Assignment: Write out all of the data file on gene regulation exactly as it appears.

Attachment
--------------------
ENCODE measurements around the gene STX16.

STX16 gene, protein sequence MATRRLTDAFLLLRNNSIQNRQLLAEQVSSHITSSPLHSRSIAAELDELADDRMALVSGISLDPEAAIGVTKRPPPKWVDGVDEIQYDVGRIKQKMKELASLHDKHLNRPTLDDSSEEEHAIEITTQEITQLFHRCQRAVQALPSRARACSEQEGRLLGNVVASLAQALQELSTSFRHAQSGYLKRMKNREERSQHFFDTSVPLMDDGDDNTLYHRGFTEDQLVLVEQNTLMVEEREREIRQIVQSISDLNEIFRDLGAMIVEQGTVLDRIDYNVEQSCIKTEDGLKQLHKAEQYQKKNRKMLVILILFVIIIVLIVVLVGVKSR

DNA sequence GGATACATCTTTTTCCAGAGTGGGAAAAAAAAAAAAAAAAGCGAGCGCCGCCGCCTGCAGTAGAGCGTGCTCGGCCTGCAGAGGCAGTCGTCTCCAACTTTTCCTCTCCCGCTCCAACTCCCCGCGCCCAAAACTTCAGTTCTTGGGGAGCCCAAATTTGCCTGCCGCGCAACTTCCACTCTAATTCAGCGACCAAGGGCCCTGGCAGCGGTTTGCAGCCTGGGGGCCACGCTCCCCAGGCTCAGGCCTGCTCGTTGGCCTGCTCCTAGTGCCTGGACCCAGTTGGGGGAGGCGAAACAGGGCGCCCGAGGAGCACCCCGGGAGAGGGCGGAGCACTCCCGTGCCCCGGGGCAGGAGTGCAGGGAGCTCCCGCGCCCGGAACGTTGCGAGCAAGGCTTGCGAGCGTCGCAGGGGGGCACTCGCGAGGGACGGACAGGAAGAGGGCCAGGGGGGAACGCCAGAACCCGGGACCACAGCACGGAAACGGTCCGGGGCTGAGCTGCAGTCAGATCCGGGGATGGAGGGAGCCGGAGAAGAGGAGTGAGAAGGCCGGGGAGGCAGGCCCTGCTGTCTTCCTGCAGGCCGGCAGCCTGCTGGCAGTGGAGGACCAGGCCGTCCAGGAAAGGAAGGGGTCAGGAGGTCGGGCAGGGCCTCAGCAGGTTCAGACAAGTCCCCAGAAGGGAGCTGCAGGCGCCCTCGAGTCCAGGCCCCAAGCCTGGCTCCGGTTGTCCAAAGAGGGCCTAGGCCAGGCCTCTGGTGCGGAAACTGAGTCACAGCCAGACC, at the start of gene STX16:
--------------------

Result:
ENCODE measurements around the gene STX16.

STX16 gene, protein sequence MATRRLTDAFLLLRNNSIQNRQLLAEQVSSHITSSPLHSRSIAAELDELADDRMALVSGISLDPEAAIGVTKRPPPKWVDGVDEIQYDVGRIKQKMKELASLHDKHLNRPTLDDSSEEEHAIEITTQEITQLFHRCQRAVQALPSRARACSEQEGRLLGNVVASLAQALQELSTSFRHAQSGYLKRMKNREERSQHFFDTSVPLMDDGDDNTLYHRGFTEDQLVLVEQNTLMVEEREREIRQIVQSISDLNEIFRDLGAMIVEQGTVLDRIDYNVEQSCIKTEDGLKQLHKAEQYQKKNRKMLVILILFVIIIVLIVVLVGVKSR

DNA sequence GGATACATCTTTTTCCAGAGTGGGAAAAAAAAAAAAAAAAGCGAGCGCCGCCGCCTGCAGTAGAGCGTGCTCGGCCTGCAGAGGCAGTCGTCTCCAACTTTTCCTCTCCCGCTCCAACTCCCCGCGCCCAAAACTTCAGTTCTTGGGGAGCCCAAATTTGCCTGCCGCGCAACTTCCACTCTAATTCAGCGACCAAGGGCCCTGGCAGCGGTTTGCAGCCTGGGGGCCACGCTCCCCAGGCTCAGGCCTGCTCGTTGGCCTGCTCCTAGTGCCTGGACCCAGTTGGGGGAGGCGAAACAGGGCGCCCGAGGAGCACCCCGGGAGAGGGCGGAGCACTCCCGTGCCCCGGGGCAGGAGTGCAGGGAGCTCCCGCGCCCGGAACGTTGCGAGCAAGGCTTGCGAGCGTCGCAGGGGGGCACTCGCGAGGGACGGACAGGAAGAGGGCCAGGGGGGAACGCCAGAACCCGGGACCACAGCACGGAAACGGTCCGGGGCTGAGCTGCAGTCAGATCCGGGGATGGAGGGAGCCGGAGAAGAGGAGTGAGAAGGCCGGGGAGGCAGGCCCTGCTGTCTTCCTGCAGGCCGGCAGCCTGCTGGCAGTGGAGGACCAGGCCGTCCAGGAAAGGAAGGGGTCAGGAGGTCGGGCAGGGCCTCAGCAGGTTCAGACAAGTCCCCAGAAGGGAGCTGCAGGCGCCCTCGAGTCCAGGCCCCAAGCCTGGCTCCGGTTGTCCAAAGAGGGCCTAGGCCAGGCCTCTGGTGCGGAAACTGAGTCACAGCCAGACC, at the start of gene STX16: